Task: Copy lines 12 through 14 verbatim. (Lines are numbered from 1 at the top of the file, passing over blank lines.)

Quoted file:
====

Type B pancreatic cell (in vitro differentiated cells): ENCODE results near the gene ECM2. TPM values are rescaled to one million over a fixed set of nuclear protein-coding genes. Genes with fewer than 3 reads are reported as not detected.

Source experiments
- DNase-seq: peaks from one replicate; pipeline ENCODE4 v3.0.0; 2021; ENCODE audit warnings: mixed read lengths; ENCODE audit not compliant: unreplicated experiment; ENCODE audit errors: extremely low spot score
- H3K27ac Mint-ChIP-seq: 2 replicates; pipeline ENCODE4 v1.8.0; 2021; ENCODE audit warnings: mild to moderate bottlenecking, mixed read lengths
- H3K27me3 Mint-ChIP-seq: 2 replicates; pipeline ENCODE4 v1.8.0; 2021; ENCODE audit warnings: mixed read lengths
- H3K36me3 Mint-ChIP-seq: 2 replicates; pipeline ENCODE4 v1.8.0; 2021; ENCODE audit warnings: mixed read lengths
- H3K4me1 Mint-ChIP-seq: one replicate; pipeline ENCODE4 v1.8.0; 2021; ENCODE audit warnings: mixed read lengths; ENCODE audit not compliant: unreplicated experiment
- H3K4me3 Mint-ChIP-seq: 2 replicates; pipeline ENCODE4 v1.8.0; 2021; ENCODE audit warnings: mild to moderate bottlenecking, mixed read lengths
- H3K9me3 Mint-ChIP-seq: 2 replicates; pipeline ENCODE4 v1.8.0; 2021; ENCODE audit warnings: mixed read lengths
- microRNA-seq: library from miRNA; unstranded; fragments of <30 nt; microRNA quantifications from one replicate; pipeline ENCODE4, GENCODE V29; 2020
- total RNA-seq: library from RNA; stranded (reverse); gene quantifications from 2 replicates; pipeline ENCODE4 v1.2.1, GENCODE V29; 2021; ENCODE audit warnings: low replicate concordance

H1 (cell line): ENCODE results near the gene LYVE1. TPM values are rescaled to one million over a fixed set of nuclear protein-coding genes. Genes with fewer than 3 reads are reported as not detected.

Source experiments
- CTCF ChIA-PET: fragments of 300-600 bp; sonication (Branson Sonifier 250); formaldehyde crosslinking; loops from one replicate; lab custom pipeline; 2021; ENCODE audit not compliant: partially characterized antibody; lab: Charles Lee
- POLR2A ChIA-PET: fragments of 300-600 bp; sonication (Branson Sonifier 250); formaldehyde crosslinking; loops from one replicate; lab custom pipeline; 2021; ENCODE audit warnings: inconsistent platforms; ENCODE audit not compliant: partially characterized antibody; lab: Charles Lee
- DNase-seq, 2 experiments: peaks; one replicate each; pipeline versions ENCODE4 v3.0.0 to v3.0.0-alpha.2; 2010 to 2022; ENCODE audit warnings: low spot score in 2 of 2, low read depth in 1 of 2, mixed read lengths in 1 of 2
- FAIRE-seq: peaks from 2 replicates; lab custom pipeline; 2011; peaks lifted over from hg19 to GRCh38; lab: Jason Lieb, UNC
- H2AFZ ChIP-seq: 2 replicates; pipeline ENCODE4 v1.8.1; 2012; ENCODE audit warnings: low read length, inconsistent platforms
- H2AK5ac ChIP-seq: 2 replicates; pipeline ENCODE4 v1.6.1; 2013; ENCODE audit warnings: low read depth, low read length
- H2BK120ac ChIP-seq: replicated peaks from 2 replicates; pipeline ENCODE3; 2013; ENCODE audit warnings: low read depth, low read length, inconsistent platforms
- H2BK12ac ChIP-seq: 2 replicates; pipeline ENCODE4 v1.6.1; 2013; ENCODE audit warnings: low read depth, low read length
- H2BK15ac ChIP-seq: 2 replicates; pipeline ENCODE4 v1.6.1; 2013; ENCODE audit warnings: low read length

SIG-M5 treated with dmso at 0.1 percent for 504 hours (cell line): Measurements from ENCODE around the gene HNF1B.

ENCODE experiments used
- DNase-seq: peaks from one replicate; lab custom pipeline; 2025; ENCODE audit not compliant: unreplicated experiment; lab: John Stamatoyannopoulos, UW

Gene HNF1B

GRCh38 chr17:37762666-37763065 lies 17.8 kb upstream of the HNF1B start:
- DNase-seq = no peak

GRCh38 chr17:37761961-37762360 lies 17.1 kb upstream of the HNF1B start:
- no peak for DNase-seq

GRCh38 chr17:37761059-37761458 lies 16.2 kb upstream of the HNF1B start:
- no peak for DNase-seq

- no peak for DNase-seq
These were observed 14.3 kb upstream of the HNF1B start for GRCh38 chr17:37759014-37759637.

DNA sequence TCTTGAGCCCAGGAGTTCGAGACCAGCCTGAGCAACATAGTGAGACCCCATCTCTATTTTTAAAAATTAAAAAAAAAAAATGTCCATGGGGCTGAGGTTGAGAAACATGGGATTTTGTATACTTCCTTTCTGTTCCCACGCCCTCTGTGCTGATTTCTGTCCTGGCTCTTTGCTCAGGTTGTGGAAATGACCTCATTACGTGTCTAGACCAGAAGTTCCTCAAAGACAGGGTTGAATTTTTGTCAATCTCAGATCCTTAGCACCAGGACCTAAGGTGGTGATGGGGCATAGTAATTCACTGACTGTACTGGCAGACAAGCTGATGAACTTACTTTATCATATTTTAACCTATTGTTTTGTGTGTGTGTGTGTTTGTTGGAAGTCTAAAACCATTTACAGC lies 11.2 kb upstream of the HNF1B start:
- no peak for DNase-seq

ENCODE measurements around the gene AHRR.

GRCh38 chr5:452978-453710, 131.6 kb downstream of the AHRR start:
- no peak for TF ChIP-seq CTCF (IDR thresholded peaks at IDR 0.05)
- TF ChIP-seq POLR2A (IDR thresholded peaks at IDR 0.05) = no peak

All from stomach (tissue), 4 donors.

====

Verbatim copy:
H1 (cell line): ENCODE results near the gene LYVE1. TPM values are rescaled to one million over a fixed set of nuclear protein-coding genes. Genes with fewer than 3 reads are reported as not detected.

Source experiments
- CTCF ChIA-PET: fragments of 300-600 bp; sonication (Branson Sonifier 250); formaldehyde crosslinking; loops from one replicate; lab custom pipeline; 2021; ENCODE audit not compliant: partially characterized antibody; lab: Charles Lee